April 8 (Bloomberg) -- Russian stocks and the ruble fell to the lowest level in a week as oil and metals slid and speculation a bailout package for Greece will unravel damped appetite for riskier assets.
OAO Lukoil, Russia’s second-largest oil producer fell 1.4 percent and OAO Sberbank, the country’s biggest bank, dropped 1.8 percent. The Micex Index fell as much as 1.2 percent before closing 0.1 percent lower at 1,476.59 in Moscow, its weakest since March 31. The ruble slipped 0.4 percent to 29.4500 against the dollar.
Stocks in the world’s biggest energy supplier snapped the longest rally since 2005 yesterday after advancing 8.8 percent in March on higher commodity prices. Crude oil for May delivery dropped as much as 1.6 percent today to $84.48 in New York on concern a rescue package to help Greece cut Europe’s biggest budget deficit will founder, slowing the global recovery.
“Commodities have fallen and Greece is clearly in play again,” Clemens Grafe, chief economist at UBS AG in Moscow. “An immediate solution to Greece’s problems is probably still a month away.”
Three-month copper on the London Metal Exchange dropped as much as 1.5 percent to $7,826 a metric ton. Five of the six metals on the LME traded lower.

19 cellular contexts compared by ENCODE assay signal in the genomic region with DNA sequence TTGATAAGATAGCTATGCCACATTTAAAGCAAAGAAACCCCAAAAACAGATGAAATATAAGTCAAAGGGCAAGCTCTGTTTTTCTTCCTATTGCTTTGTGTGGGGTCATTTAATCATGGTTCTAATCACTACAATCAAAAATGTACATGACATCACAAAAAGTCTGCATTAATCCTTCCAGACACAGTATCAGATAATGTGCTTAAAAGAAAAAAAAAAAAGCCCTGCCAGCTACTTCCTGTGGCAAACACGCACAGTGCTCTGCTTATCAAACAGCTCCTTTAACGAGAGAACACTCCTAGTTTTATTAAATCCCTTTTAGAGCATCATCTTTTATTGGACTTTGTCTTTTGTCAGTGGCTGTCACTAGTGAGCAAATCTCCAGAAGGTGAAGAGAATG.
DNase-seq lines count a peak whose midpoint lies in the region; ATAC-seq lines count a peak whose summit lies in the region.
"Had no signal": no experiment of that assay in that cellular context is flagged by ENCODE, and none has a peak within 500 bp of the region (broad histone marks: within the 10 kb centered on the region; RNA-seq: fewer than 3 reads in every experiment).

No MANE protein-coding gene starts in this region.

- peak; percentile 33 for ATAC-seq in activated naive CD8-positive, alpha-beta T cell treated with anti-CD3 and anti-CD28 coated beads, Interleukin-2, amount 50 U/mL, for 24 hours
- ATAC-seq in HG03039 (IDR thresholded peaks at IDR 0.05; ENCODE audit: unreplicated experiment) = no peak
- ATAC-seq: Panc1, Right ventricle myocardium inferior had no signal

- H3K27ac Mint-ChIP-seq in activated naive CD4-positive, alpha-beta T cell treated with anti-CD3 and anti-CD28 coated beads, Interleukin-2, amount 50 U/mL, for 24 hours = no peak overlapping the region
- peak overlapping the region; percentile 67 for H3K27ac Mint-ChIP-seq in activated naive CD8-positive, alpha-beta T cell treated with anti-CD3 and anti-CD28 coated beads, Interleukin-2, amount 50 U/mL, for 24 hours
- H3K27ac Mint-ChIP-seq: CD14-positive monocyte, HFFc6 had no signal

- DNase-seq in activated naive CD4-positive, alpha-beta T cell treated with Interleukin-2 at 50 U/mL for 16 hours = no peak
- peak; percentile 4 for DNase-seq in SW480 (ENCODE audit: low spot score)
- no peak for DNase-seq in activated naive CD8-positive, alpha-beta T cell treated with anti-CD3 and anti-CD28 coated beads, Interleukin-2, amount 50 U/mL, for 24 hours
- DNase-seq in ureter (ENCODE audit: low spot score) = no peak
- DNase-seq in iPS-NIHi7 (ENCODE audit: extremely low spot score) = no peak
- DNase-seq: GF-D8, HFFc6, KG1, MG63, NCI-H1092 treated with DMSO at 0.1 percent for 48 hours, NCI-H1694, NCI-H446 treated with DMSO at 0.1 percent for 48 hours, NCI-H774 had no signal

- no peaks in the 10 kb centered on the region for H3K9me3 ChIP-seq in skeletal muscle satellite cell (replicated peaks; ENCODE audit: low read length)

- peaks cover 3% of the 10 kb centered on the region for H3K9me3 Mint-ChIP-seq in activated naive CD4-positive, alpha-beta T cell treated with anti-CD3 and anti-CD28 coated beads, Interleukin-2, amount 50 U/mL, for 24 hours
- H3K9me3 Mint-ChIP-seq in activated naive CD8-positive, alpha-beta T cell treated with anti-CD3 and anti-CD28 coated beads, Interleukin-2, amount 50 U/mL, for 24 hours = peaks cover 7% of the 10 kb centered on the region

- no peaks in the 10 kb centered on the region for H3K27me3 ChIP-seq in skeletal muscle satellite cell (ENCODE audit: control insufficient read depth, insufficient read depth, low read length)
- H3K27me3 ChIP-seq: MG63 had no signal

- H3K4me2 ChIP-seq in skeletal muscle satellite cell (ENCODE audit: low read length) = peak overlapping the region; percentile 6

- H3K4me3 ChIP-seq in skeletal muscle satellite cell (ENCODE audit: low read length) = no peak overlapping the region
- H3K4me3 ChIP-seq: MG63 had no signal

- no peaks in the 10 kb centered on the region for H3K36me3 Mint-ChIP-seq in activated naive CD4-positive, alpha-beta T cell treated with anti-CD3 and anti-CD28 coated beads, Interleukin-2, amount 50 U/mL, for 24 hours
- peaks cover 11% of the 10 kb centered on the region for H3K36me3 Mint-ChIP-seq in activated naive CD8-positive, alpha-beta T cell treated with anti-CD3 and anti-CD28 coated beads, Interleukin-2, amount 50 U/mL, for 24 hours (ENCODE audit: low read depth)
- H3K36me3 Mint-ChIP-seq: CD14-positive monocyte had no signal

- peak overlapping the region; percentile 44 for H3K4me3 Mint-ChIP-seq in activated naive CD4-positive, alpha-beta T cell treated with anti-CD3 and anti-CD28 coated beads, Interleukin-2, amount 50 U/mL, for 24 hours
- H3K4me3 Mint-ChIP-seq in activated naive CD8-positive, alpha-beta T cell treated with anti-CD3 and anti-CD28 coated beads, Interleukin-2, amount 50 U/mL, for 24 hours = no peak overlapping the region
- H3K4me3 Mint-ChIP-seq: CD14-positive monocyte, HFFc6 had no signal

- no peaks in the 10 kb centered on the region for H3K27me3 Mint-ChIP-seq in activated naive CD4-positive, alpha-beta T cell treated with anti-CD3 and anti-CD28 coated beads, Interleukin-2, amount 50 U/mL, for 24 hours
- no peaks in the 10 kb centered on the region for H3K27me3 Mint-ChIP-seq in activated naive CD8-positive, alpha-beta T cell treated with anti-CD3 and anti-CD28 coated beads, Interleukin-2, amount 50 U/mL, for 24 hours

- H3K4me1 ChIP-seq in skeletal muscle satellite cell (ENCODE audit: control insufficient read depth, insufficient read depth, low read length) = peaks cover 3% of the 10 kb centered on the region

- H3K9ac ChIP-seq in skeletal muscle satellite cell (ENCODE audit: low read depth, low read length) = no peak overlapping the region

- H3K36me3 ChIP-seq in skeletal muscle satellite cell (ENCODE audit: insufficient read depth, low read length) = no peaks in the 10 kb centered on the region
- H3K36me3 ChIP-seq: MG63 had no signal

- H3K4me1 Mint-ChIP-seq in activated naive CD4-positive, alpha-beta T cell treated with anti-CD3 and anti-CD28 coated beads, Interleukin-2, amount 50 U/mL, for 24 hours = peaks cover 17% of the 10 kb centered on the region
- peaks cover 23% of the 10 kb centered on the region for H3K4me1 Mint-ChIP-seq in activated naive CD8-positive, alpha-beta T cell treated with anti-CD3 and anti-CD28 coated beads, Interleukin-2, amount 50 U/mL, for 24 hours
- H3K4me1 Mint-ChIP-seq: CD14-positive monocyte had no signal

Investors increased bets that the ruble will weaken further against the dollar, with non-deliverable forwards showing the currency at 29.66 per dollar in three months compared with an NDF of 29.56 on April 7. The contracts are a guide to expectations of currency movements as they allow foreign investors and companies to fix the exchange rate at a particular level in the future.
The ruble weakened by 0.3 at 39.2450 per euro, leaving it 0.4 percent lower at 33.8602 against the central bank’s target currency basket, which it uses to smooth exchange-rate swings that hurt exporters.
The basket is calculated by multiplying the dollar’s rate to the ruble by 0.55, the euro to ruble rate by 0.45, then adding them together. The ruble remains within the 26 to 41 band the central bank pledged January 2009 to defend.
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